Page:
No Fuss “Green Goddess” Recipe

Adapted from Samin Nosrat's recipe in the New York Times.
Prep Time 10 mins
Course Side Dish
Cuisine American, Healthy, Intuitive, Seasonal

Equipment

  • blender or food processor

Ingredients
  

  • 3/4 cup mayonnaise
  • 3/4 cup whole fat yogurt
  • 2 anchovy fillets
  • 1/2 lemon, juiced
  • 1 bunch fresh parsley
  • 1 bunch fresh cilantro
  • 15 grams fresh dill, about 1/2 bunch
  • 1 pinch salt
  • 1/4 tsp freshly ground black pepper

Instructions
 

  • Add all ingredients into a food processor or blender and mix until a homogenous mixture forms.
  • Store in an airtight container in the fridge for up to two weeks.
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Sesame Beet Salad

One of my favorite things in this world is enjoying a perfectly cooked beet. (Can I get a show of hands for all you beet lovers out there?) Over the years of cooking beets, I have come to love the messy endeavor of processing them, from staining my hands magenta to turning the bottom of my sink into a kind of Pollock painting.

If I were to ever create a manifesto, I think it would probably have to include a clause about the importance of avoiding overcooking one’s beets. (If this has ever happened to you, you have probably realized what a tragedy this is.)

Beets are humming with vitality, from their color to their natural sugars and minerals. They can be both refreshing and comforting, placed in both sweet and savory contexts. While I love each and every vegetable I’ve ever put into my mouth (except maybe turnips, which I am still learning to love), I have to say that I think beets may be my favorite.

In an effort to welcome in the cold weather and simultaneously give a nod to the last wave of summer, I dreamed up this recipe one morning over a warm cup of coffee. Simple, fresh ingredients, variety of texture and flavor, maximum nutrients. I’m pretty happy with this side dish–and, it paired wonderfully with the ginger miso glazed halibut I had for dinner.

i didn’t end up using the ginger, but if you’re looking for a little bit of spice, i recommend grating it very fine and tossing it raw into the warm beets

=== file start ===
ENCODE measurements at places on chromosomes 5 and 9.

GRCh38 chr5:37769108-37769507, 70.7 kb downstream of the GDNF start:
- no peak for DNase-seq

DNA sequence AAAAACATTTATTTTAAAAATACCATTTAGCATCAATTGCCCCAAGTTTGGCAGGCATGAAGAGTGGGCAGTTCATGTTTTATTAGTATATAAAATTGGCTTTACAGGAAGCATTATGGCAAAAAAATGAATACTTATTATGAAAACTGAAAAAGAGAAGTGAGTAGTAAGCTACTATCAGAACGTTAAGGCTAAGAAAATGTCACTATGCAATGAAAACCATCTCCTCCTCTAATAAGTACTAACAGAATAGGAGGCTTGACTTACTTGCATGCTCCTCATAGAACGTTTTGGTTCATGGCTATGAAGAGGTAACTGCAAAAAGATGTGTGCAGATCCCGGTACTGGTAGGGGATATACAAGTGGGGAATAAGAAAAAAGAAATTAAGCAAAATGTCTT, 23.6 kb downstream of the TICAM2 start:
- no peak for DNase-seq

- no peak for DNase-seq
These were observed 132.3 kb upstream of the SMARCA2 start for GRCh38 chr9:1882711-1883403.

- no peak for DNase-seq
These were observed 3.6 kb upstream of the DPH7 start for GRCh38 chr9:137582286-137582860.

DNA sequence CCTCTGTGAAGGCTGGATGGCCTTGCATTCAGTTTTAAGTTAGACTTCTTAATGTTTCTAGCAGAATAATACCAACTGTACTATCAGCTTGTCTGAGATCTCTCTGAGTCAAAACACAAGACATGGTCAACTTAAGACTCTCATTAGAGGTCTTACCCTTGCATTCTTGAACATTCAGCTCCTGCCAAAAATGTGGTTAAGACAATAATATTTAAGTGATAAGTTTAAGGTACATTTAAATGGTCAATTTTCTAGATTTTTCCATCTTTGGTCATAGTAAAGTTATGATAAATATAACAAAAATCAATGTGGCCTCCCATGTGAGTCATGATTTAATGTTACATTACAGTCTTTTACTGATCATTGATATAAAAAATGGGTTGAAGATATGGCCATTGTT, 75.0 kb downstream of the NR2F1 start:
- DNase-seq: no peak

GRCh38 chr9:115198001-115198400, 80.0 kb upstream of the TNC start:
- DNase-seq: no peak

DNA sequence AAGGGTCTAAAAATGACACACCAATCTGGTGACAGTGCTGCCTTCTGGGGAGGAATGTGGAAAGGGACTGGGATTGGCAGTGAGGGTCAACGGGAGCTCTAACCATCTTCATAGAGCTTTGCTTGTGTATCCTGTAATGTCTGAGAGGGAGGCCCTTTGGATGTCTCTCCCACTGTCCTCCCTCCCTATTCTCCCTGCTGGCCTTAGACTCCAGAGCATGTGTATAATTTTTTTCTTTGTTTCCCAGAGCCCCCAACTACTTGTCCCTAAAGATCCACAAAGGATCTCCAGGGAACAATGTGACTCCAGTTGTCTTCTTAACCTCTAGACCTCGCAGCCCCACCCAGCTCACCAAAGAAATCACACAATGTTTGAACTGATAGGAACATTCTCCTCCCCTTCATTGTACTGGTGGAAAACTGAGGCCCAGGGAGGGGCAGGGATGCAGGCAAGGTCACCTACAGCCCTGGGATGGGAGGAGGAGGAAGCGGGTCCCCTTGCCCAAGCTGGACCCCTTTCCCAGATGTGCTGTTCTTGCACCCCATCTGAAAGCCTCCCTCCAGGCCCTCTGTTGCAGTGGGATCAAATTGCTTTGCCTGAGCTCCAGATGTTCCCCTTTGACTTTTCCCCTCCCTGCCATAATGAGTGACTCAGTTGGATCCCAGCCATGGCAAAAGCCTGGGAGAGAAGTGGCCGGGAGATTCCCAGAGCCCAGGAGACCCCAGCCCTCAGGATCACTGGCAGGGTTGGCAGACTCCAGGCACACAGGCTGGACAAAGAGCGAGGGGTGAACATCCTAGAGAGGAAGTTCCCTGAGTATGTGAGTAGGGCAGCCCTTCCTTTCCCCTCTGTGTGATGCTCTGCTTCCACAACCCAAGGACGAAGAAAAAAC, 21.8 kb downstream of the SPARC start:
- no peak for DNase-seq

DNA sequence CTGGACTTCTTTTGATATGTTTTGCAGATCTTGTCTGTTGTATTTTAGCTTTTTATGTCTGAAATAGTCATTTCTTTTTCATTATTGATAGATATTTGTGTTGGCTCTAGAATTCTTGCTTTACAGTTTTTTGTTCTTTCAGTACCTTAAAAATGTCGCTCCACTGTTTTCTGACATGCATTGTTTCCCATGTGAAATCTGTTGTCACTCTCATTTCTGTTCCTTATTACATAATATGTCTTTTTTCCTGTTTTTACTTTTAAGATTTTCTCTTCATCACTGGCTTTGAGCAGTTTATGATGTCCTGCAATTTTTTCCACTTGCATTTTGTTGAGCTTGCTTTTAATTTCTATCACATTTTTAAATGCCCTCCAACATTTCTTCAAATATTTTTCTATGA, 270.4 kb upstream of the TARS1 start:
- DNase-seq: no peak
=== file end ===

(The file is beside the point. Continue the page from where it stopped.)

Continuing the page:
The beets were trimmed, wrapped individually in foil, and placed in a shallow water bath, otherwise known as a “bain marie.”

i like to bake my beets so that they are still slightly firm; they taste more “alive” this way. for these medium-sized beets, this took just over an hour.

While the beets were baking, I cut my carrots into matchsticks and soaked them in vinegar for a “quick pickle,” sliced my scallions, and toasted my sesame seeds.

once cooked to my liking, i ran the beets under cold water, peeled the skins off, and cut them into strips

The drained carrots were tossed into the beets crumbled feta cheese and the other add ins, and the whole thing was finished with a drizzle of sesame oil and a squeeze of lime.

earthy and fresh, this dish felt light, comforting, and nutritious.

Sesame Beet Salad (GF)

  • 3 medium sized beets
  • 2 medium carrots, cut into matchsticks
  • ¼ c white wine vinegar
  • ¼ c rice wine vinegar
  • 2 tsp white sesame seeds, toasted
  • 1 tsp black sesame seeds
  • 1 oz feta cheese
  • 3 scallions, sliced 
  • 2 Tbs sesame oil
  • Juice of ½ lime

Preheat oven to 450°F. Wash beets and trim both ends with a knife. Wrap each beet individually in foil and place in a baking dish with roughly two inches of water in it. Bake beets for an hour and 15 minutes or so, or until a fork can be inserted with minimal resistance the full length of the prong.

While beets are baking, place carrot matchsticks and both vinegars into a small bowl until the carrots are submerged. Leave them at least 30 minutes, but closer to an hour is ideal. 

In a small pan over medium low heat, heat white sesame seeds until they just start to take on color and emit a pleasant odor, about 5 minutes. Mix warm toasted sesame seeds with black sesame seeds in another small bowl and set aside.

When beets have finished cooking, carefully unwrap them in the sink and run cold water over them until they are cool enough to handle. The skin should easily come off in your hands, but some will be more difficult to peel than others. Don’t be afraid to use a knife to cut off any stubborn bits. 

Once cool, cut beets into strips about 1/4” thick and place in a medium bowl. Drain carrot strips and add to the bowl along with sesame seeds, sliced scallions, and crumbled feta cheese. Finish with sesame oil and lime juice. Pairs great with white fish for a full meal.

Molasses Blueberry Bran Muffins

Well, this week certainly put me through my paces. (Oh, you too? TGIF.)

It’s a good thing I have whole wheat bran muffins for breakfast…I mean, it’s a really good thing.